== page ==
S.African police fire teargas at anti-racism protesters
South Africa police fired teargas at opposition activists protesting Friday against alleged racism at a school where a whites-only dance party was allegedly organised last month.
Anti-riot police aimed teargas and water cannon towards hundreds of members of the radical leftist Economic Freedom Fighters (EFF) party gathered near the school in Cape Town.
The protesters dispersed and later regrouped a few blocks away. Police had erected razor wire fence to keep the protesters from the vicinity of the school.
A white man who walked towards the podium while EEF's secretary general Marshall Dlamini addressed supporters was assaulted by a group of protesters, prompting police to fire another round of teargas.
Police had said only 100 people were allowed to march to the school.
The protests were the latest in a string of demonstrations against alleged racism at Brackenfell High School following the dance party held in late October.
A few days after the party, EFF members tried to march to the school but were blocked by some of the students' parents, resulting in fist fights.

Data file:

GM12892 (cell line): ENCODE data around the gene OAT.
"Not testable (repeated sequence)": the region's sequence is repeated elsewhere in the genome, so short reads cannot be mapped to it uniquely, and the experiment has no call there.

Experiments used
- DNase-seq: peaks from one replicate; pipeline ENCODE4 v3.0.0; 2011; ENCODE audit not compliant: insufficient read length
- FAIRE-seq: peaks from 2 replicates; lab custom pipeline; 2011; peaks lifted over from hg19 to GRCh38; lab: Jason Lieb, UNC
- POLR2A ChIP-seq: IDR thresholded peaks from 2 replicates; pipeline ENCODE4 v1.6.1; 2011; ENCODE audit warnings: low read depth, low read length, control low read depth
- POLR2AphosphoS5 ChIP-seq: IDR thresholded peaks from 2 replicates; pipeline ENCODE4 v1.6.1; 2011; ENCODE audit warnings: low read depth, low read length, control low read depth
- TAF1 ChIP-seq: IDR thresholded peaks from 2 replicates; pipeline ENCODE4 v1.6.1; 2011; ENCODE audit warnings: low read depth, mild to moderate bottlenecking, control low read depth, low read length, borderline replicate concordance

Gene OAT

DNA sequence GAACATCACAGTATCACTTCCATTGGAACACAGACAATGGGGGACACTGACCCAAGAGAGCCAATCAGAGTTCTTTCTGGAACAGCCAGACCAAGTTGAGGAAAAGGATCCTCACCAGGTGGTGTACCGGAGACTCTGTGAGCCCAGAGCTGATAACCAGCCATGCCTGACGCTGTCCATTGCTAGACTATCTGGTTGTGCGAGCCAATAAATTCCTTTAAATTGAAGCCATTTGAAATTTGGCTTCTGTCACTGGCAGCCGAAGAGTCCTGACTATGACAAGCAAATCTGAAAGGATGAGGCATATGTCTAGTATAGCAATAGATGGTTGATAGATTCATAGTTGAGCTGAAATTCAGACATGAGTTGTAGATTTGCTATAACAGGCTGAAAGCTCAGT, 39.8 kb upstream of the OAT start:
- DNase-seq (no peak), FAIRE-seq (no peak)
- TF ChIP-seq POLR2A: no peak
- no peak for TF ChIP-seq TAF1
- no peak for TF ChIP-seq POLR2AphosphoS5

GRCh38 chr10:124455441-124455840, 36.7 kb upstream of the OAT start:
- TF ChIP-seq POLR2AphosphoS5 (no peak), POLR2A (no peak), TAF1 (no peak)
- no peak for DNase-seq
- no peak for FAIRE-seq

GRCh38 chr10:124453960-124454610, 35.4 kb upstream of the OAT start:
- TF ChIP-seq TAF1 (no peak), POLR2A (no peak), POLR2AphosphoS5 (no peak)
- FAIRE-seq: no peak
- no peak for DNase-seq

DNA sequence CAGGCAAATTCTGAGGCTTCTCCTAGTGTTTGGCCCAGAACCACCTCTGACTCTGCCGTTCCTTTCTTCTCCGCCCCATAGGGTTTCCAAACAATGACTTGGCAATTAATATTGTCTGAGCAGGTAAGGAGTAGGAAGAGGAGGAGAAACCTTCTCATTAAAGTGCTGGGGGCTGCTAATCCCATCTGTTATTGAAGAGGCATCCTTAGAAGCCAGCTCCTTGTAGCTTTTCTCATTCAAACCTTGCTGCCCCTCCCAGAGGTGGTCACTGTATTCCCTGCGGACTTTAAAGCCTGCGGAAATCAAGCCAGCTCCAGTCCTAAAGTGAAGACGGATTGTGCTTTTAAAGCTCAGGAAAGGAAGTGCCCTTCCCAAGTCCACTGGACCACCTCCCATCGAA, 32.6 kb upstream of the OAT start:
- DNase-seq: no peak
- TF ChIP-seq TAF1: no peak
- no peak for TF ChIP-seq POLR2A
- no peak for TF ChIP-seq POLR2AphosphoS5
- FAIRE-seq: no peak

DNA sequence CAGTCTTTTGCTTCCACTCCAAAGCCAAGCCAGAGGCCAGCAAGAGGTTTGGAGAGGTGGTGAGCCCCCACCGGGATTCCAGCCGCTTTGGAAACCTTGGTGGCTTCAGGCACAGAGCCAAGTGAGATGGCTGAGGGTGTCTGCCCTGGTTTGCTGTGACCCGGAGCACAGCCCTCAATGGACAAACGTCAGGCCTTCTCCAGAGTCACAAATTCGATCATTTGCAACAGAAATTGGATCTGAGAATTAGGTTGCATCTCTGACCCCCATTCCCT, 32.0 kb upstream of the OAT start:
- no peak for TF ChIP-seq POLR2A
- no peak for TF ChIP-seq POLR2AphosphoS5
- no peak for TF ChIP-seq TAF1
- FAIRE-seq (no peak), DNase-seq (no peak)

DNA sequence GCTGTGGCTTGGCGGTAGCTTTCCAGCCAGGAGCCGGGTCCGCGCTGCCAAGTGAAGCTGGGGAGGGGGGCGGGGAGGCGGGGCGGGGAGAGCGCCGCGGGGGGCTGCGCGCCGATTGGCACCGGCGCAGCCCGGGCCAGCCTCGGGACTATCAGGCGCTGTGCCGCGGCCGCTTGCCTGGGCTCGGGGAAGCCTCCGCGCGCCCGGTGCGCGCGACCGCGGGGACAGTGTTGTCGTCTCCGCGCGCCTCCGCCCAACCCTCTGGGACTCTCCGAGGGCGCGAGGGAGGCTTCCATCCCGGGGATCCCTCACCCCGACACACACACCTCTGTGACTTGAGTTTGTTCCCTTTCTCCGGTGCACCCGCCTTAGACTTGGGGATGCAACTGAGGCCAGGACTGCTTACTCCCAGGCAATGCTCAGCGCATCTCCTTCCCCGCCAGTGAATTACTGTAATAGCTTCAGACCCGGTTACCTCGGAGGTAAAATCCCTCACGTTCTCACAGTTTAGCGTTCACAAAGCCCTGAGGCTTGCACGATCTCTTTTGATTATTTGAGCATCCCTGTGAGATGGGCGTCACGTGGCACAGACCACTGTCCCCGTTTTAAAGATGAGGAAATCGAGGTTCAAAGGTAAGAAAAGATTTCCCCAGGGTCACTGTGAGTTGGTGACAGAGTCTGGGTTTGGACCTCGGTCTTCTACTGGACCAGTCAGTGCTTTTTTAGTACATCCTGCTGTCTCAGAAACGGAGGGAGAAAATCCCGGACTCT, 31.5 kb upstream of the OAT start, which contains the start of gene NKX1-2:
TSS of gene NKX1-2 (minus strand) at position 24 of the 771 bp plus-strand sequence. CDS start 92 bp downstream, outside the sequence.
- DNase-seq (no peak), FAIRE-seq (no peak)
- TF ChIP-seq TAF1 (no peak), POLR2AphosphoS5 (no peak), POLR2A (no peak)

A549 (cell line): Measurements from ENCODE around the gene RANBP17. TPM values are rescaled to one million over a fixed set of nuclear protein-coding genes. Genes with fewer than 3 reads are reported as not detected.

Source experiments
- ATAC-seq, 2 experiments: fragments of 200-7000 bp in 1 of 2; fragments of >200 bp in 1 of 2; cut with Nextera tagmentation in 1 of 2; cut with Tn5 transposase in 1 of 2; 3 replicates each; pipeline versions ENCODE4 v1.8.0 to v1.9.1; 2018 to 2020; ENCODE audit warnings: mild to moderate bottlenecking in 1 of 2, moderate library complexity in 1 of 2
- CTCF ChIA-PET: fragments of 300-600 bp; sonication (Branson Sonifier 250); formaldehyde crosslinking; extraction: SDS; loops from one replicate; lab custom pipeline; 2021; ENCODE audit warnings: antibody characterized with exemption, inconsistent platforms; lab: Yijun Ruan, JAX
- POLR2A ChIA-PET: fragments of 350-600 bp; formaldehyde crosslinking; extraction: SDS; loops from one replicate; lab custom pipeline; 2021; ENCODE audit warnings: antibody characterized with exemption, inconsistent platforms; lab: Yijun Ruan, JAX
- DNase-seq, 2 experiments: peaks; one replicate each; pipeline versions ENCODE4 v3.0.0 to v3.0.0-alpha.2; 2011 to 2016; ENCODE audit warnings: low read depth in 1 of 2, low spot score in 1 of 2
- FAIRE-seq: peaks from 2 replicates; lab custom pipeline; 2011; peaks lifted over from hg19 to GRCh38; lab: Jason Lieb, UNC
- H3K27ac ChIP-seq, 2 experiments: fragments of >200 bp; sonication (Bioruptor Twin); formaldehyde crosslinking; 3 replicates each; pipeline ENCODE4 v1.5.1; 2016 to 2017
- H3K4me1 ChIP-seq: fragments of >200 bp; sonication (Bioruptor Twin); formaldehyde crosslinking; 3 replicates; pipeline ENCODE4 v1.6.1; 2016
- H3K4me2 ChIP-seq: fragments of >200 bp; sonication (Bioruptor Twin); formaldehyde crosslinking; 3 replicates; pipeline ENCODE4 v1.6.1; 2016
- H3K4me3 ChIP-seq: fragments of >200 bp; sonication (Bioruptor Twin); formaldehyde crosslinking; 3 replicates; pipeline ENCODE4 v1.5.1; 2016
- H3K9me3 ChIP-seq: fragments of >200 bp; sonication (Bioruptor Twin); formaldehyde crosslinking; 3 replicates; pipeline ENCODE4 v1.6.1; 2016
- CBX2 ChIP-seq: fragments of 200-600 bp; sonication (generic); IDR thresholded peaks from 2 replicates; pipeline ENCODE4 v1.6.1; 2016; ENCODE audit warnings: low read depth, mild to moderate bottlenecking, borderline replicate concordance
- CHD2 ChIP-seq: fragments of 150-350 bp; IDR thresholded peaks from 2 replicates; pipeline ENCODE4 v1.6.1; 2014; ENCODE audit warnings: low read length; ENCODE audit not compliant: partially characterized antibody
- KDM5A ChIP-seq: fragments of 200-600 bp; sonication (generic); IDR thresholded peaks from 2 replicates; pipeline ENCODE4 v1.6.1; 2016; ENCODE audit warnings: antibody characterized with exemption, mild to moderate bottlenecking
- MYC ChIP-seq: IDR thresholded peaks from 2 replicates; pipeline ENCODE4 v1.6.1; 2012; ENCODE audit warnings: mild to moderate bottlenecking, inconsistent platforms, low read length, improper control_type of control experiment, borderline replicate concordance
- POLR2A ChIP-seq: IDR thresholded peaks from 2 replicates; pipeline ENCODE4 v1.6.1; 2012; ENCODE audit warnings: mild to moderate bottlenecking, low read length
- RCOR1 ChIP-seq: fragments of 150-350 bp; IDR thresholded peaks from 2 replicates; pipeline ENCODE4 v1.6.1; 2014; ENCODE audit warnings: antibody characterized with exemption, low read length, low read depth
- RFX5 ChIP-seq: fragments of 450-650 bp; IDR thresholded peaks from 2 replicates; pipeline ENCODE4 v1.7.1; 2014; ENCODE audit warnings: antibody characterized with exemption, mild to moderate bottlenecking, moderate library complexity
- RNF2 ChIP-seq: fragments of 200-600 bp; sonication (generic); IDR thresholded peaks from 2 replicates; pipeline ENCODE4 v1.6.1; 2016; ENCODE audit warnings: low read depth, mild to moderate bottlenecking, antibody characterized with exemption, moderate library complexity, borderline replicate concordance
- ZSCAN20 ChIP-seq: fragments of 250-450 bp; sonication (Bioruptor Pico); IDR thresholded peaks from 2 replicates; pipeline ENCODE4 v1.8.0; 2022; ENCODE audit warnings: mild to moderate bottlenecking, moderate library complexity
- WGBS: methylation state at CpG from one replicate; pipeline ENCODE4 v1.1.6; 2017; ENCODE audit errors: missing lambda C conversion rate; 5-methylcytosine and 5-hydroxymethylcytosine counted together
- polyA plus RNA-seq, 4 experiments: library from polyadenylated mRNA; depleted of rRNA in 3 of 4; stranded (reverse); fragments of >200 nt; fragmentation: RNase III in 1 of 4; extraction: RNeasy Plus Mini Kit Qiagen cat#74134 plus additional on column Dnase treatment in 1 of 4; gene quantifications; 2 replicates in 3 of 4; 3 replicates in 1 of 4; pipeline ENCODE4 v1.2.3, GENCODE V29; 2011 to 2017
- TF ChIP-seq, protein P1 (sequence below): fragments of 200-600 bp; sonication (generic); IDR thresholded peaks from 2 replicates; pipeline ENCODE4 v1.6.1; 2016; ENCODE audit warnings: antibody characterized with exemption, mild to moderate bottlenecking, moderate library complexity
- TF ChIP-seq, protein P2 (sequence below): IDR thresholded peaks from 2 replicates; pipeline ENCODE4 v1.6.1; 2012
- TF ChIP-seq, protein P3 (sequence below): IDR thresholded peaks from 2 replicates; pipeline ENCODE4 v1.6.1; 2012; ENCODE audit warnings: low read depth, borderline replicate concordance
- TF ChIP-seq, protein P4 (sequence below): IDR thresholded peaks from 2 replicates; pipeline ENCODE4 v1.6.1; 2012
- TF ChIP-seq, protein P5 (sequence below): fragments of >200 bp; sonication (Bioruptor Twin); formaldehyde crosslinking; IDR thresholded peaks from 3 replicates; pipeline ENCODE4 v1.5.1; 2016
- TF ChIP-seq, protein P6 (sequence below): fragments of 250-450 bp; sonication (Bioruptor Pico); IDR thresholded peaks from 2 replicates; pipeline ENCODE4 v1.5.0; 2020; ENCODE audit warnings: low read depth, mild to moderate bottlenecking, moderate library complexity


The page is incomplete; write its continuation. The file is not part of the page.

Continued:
Widely shared video footage showed dramatic scenes of angry white people punching EFF's black protesters on the streets on November 9.
President Cyril Ramaphosa called for an investigation, describing the clashes as "deeply regrettable".
"The spectacle of parents and protesters coming to blows at the school gate is deeply unfortunate," Ramaphosa said, adding the development brought "back hurtful memories of a past we should never seek to return to".
The clashes occurred a few weeks after similarly racially-charged protests in the central farming town of Senekal over the murder of a white farm manager by suspected black assailants.
Despite the end of apartheid a generation ago, racial tensions in South Africa often remain high.
"Apartheid did not end in 1994. They (whites) keep showing us their true colours," the EFF tweeted.
The school has denied responsibility for the year-end dance party, saying it was organised privately and hosted outside its premises.
In a letter to parents last week, school principal Jannie Muller expressed "deep regret" for the pain caused to "especially learners of colour".